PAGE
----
Prime Minister announces up to $86.5 million for Halifax expressway

Prime Minister Justin Trudeau has announced up to $86.5-million to improve an expressway into Halifax, predicting the work will make commutes safer and swifter.

Trudeau said Thursday the federal money would help extend the Highway 107 Burnside Connector and build a high-speed bypass to connect Highways 101, 102, and 118.

Dartmouth's Akerley and Burnside is the terminus of Nova Scotia's Highway 107, which is now set to be expanded. Photo by Verne Equinox via Wikimedia Commons.
Dartmouth’s Akerley and Burnside is the terminus of Nova Scotia’s Highway 107, which is now set to be expanded. Photo by Verne Equinox via Wikimedia Commons.

“We know that families are going to get to work and back home quicker because of this investment,” the prime minister said.

“We know that moving forward on something that’s been talked about for so many decades . . . is something that a lot of families around here have been waiting for.”

The federal money from the Building Canada Fund is in addition to $107-million announced by the province, while the Halifax Regional Municipality will provide the remainder.

Later on Thursday, Trudeau is expected to take part in a tour of historical exhibits at the Black Cultural Centre in the community of Cherry Brook.

He is also to meet with a youth group before delivering a speech in recognition of black history. It’s expected Trudeau would also extend a personal apology to those who were part of a group that were singled out in an apparent case of racial profiling during a visit to Parliament Hill earlier this month.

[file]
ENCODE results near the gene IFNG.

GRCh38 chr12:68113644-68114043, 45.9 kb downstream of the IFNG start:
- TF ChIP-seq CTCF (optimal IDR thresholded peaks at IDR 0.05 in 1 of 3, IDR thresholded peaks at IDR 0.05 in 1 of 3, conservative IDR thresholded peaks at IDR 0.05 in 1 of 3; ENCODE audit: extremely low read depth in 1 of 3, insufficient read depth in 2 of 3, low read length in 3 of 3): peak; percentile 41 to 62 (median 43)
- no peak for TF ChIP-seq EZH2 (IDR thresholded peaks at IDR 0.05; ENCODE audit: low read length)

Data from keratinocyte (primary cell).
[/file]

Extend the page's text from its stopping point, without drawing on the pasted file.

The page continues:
The incident took place during an event called Black Voices on the Hill, prompting a complaint to the Speaker from Liberal MP Greg Fergus.

The Federation of Black Canadians said several participants in the lobbying event were referred to as “dark-skinned people” and asked to leave a parliamentary cafeteria.

The Parliamentary Protective Service apologized at the time and said the force was investigating the incident.

In the House of Commons on Tuesday, Speaker Geoff Regan called the service’s apology a welcome first step, but said it shouldn’t be seen as closing the issue or as a way to erase the harsh and unacceptable reality of what happened.

“What was reported as happening was completely unacceptable,” Trudeau said Thursday. “The Parliament Buildings belong to all Canadians and the opportunity to access them freely in a moment . . . of celebration of Black History Month should not have been tarnished by these actions that we’ve heard about.”

Trudeau said he was looking forward to meeting with the group.

“We all have a responsibility as parliamentarians as Canadians to ensure that everyone is fully welcome everywhere in this country,” he said.

“We have to recognize unfortunately that there are still barriers, there is still systemic racism in this country — anti-black racism that can rear its head at surprising and unfortunate times and we need to make sure that we are responding appropriately.”

Trudeau began his visit by attending a vigil Wednesday night for a Syrian family that lost seven children in a house fire earlier in the week, before attending a fundraising gathering of Liberal donors at a Halifax hotel.

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